Roy decides to take the high road and ignore him. "Someone will bring the sample to you after we get it. Tonight, if you open the door to a middle-aged lady selling incense, do me a favour and don't send her packing."


Well, isn't this the trip down memory lane?

Laboratory Three is half in ruins. With the Briggs contingent guarding it, it's easy enough to get in. The wall that hid the tunnel entrance turns out to be half-collapsed, so Roy doesn't even need to make them a door.

Underground, in the white room with its great double doors, the Immortal Army are exactly where Roy and Riza left them — but they're no longer much of a threat. Burnt limbs, shredded flesh, and bone carpet the room. The air is full of the appalling stench of rot. Both of them are accustomed enough to the smell to just take it without comment and breath through their mouths.

Roy and Riza pick their way through the remains to the huge, carved door, which Roy now knows to resemble a white room elsewhere with its own great pair of doors. The resemblance is probably deliberate; from what Roy saw, the Homunculus was a pompous ass. He doesn't remark as much; this time, Roy doesn't crack a single joke.

Beyond the doors, they make their way down the damp tunnels with map, compass and flashlight. The map came straight out of Bradley's front desk drawer.

Roy and Riza hike on, sticking close together through tunnels which, as the rotting meat smell recedes, begin instead to carry a discernible scent of alchemy. Roy resists the urge to trace his path of two days ago, that frenzied sprint of adrenaline and rage. Instead, he checks Hawkeye's map when they come to a turning, and keeps his eyes ahead. There are surprisingly few visible signs of the fight. That is, until they pass a huge burn mark on the tunnel's right wall, licking all the way up to the tunnel ceiling. Roy doesn't stop walking. Beside him, he knows without looking that Riza has tensed and brought her chin up.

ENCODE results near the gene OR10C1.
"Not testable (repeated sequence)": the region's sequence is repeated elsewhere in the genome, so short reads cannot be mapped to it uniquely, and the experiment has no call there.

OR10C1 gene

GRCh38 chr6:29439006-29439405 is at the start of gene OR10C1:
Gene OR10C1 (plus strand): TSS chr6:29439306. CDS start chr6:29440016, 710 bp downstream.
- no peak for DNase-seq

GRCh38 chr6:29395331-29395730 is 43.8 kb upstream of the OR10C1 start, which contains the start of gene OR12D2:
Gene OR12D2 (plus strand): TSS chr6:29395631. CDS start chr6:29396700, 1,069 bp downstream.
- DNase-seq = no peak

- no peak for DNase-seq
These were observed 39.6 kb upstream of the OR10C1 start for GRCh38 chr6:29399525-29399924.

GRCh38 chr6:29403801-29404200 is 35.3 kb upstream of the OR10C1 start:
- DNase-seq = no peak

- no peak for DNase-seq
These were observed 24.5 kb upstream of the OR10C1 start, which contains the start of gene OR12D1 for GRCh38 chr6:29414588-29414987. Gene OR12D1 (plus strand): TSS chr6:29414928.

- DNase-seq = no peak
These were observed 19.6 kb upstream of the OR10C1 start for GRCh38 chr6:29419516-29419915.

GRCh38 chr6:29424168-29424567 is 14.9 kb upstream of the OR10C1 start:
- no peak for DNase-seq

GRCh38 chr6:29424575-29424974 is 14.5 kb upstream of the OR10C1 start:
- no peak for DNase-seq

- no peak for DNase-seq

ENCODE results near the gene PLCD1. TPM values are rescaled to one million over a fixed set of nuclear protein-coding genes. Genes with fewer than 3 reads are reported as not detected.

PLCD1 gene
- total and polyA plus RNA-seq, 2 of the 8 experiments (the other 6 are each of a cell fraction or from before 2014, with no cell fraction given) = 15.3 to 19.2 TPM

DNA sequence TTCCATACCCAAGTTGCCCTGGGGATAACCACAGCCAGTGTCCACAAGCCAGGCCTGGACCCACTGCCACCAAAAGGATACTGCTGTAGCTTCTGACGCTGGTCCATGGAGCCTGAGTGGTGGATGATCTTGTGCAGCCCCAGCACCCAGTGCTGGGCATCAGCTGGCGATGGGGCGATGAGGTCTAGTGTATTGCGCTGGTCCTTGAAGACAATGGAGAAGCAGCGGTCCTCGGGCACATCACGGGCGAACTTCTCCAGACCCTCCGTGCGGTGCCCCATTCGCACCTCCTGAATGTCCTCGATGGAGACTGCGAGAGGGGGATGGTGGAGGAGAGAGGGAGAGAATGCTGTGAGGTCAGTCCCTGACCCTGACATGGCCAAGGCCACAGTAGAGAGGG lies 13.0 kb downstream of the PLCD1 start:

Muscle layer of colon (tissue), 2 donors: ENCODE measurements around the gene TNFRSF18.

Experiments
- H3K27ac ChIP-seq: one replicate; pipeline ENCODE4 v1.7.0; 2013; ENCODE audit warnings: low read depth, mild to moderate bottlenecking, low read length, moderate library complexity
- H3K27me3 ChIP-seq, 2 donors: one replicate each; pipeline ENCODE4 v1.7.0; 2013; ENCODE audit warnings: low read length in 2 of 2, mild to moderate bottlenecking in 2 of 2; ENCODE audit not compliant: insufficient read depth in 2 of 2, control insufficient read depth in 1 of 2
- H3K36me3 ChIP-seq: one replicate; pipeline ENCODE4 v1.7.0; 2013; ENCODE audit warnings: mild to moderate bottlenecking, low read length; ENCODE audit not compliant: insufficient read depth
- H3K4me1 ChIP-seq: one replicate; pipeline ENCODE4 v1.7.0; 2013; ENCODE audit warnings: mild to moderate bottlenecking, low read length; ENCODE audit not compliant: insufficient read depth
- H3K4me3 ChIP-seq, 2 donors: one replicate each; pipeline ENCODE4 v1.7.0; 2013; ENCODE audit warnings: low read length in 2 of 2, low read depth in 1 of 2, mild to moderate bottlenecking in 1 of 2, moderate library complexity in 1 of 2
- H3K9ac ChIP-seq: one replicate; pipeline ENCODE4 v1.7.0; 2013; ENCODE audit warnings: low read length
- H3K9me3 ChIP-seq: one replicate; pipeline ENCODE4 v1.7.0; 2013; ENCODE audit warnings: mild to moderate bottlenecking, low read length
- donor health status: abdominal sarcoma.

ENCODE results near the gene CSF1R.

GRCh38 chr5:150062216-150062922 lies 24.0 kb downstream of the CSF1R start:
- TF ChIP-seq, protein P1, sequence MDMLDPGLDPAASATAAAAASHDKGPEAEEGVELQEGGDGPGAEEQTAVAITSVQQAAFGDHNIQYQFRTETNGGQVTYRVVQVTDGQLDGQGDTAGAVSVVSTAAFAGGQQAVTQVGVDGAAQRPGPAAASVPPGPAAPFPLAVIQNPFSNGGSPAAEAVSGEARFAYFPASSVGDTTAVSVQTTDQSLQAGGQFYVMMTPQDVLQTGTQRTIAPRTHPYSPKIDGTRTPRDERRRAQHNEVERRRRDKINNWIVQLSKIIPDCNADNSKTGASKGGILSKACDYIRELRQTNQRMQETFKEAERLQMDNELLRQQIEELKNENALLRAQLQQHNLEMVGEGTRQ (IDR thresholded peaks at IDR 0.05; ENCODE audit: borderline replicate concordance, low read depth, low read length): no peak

When the tunnel slopes upwards, Riza begins to count her steps. Soon, a flashlight shone on the ceiling shows the intestinal coils of tubing from which the Immortal Army were strung. They're standing in what's innocuously referred to on the map as "Storage Bay D."

"Here," whispers Riza, a couple of minutes later. She checks her map and compass for a moment, looks around her, then puts a hand to the wall to her left and nods decisively. If Riza's calculations are right — which they doubtless are — then Central Headquarters' morgue should be on the other side of the wall Riza has her hand upon.

Now it's time for Roy to make them a door. In the inside pocket of his coat, his hand closes on the packet of chalk. Then he blinks.

He doesn't need the chalk.

Why did he even pack it, when he doesn't need it? The whole of alchemy has opened itself up to him now, a swarming mass of data just below the surface of his conscious mind — and he hasn't even had time to think about that yet. Well, no time like the present. Roy reaches for the right formula in his mind — and suddenly it's right in front of him, knowledge streaming into his mind and his ears burning and the memory of a cutting white grin full of secrets, and he's been doing it wrong all these years, he can see the molecules now, decomposing and reconstructing themselves and telling him-

"Sir." An urgent, voiceless little hiss. A hand on his shoulder. "Roy. Are you all right?"

He blinks, shakes his head, and gives Riza an embarrassed grin. "I think I'll do this the old-fashioned way," he whispers, and pulls out the chalk.

It's still an uncomfortable thing. Roy sketches the formula too quickly, too surely. Before, he was rusty on so much. Transmutations he hadn't performed for years were an effort to recall. He had to go back to his books. This surety and confidence doesn't feel right. He touches his fingers to the circle, and the wall rolls aside quietly and precisely for him.